Contemporary cities are economic centers and engines of innovation but they are also generators of poverty, pollution and home to plenty social problems. Administrating a city is balancing out all these factors, admitting that many are just too difficult to grasp.
Games in the form of rule –based, quantitative urban simulation models are more capable of describing, simulating and predicting urban scenarios but also to pro-actively create new urban landscapes. Games can be easily accessible and understood, so they allow non-experts to participate in procedures that would normally occur behind closed doors, truly a paradox, given the fact that the city is something that concerns all of us. Future Institute in New York, predicts that 3 billion hours a week are spent on online games. Even if designers could engage 1% of the global amount of players in true urban planning processes online, that would already be a significant population of people responsively altering their urban environment.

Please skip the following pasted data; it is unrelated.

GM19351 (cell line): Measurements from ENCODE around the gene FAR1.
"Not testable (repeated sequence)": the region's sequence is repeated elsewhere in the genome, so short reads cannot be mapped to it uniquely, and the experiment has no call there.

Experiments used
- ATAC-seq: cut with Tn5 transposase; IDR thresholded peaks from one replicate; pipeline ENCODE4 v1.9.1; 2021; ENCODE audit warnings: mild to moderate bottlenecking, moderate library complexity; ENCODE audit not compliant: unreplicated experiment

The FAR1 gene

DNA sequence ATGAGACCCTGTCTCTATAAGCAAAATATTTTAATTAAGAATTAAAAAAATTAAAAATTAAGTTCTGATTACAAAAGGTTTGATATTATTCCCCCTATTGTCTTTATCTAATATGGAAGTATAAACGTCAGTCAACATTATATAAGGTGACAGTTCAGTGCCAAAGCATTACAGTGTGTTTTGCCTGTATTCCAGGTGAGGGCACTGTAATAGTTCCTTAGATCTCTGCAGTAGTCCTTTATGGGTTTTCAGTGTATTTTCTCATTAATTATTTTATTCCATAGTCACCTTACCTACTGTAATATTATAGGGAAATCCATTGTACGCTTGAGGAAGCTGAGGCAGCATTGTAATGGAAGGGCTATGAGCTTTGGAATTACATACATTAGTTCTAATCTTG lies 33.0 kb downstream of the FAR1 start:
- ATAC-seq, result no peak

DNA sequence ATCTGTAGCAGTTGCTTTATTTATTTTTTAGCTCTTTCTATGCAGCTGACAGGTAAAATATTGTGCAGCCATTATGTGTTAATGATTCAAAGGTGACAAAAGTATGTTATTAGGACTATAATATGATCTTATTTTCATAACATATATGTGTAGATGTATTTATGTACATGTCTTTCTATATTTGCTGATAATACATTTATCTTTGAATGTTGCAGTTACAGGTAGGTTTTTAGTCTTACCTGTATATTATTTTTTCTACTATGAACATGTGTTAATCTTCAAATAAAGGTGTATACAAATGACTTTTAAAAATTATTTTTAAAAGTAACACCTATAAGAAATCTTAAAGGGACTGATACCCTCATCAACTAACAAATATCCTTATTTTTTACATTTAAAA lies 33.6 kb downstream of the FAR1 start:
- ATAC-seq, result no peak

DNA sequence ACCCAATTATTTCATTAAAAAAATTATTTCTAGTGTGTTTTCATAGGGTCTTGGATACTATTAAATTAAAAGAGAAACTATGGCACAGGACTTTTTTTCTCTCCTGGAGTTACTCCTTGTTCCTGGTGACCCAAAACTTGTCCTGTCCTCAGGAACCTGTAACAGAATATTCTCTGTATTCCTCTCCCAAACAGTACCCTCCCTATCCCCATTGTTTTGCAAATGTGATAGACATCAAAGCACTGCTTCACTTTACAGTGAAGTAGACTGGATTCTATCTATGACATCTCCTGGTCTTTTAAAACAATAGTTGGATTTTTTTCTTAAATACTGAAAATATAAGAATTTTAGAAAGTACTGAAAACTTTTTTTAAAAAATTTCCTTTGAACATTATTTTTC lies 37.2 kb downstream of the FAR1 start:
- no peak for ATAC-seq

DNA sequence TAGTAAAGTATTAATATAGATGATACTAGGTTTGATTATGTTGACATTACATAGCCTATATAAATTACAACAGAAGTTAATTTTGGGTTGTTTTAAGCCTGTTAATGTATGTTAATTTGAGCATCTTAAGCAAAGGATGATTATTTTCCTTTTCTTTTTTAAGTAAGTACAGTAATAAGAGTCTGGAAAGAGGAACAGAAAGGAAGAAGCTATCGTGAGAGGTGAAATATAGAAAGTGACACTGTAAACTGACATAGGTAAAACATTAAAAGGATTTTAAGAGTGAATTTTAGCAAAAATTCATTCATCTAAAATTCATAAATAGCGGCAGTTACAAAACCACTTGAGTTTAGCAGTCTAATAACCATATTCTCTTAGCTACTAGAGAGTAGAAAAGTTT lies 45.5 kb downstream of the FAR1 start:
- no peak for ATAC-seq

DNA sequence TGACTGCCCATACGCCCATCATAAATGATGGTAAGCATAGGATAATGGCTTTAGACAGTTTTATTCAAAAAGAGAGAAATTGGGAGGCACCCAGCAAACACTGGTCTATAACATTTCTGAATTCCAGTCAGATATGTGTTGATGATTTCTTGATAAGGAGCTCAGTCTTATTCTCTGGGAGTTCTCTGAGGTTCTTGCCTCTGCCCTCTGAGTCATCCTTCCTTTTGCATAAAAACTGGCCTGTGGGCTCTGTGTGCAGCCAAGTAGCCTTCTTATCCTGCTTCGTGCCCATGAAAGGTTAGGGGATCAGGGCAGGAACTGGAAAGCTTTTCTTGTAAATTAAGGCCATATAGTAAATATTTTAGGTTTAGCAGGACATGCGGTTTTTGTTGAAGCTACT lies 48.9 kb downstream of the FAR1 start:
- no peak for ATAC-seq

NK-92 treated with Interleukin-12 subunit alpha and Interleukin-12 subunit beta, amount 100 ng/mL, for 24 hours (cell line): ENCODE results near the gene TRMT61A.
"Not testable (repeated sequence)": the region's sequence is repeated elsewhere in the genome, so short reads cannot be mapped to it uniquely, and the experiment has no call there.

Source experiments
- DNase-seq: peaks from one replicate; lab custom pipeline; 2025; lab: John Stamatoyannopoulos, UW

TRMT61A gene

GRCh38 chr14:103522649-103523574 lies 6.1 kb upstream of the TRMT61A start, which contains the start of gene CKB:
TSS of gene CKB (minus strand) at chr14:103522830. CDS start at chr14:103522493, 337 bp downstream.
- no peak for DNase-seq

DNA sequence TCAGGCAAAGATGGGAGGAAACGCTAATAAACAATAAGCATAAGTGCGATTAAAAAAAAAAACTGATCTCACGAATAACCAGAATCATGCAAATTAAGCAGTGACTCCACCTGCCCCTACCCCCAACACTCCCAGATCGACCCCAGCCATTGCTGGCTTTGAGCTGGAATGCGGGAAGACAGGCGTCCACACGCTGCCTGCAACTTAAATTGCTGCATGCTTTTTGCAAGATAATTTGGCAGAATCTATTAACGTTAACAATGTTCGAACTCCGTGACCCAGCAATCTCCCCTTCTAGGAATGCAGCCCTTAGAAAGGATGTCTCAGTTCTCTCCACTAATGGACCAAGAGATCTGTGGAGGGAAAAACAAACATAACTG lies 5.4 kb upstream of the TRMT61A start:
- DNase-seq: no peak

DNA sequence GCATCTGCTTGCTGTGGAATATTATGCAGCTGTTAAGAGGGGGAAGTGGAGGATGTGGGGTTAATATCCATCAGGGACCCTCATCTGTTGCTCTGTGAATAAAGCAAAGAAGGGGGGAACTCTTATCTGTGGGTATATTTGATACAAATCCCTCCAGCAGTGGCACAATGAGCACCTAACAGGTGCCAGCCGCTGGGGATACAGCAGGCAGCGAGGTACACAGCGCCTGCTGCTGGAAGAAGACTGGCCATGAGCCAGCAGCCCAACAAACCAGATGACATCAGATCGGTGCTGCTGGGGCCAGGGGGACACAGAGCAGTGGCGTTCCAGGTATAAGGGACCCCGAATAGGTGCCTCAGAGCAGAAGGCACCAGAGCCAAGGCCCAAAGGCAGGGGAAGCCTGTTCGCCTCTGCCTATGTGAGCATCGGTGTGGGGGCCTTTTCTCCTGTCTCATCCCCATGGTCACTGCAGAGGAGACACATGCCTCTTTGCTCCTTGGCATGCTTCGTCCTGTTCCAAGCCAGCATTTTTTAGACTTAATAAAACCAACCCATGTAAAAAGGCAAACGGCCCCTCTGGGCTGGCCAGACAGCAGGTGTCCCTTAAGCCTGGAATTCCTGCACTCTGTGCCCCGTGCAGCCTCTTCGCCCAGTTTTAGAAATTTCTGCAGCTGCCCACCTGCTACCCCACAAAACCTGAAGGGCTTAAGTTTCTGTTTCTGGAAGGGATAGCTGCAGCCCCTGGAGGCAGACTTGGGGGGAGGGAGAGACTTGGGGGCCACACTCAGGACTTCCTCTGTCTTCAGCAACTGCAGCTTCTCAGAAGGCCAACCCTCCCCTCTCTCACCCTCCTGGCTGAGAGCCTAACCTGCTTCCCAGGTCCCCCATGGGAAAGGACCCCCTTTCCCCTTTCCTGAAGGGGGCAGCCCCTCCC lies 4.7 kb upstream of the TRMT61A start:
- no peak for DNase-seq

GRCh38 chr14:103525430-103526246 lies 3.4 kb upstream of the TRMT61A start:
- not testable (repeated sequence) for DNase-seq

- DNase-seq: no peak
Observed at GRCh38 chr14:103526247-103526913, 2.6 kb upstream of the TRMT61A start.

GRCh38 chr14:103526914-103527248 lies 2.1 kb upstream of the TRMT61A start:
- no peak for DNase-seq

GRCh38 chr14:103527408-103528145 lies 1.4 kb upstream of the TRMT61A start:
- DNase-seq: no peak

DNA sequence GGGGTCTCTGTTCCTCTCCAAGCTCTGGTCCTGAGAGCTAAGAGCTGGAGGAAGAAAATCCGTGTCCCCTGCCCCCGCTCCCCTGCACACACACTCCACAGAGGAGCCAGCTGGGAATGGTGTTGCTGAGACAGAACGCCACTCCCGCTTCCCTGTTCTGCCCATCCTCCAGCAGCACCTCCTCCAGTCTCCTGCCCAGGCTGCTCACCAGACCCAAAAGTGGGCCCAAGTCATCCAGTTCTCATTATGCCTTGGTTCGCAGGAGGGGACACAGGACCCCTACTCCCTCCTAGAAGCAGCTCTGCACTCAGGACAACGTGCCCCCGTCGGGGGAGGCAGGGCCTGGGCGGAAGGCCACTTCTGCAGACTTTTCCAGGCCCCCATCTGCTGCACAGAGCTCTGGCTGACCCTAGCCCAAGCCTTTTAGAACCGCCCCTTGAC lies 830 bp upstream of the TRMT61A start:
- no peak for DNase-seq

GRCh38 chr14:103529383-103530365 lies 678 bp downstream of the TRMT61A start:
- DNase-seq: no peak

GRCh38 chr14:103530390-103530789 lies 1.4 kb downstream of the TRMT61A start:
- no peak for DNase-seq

In the recent years, a big amount of initiatives have appeared that use game- like structures to engage people in an active attitude towards their cities. The development of social media and the widespread use of smart phones are two major enablers for these platforms that allow their users to map problems, propose solutions and ideas or express their desires about their neighbourhoods. I. In this paper we will examine a series of virtual platforms that, using game-like structures, try to answer real questions about real cities through the eyes of their inhabitants. Depending on the goal and structure of each of these platforms, public participation can lead to the administration of a city block, the organisation of a community garden, the redesign of a park or the development of new program for abandoned office building.
- Eva Kekou, Greece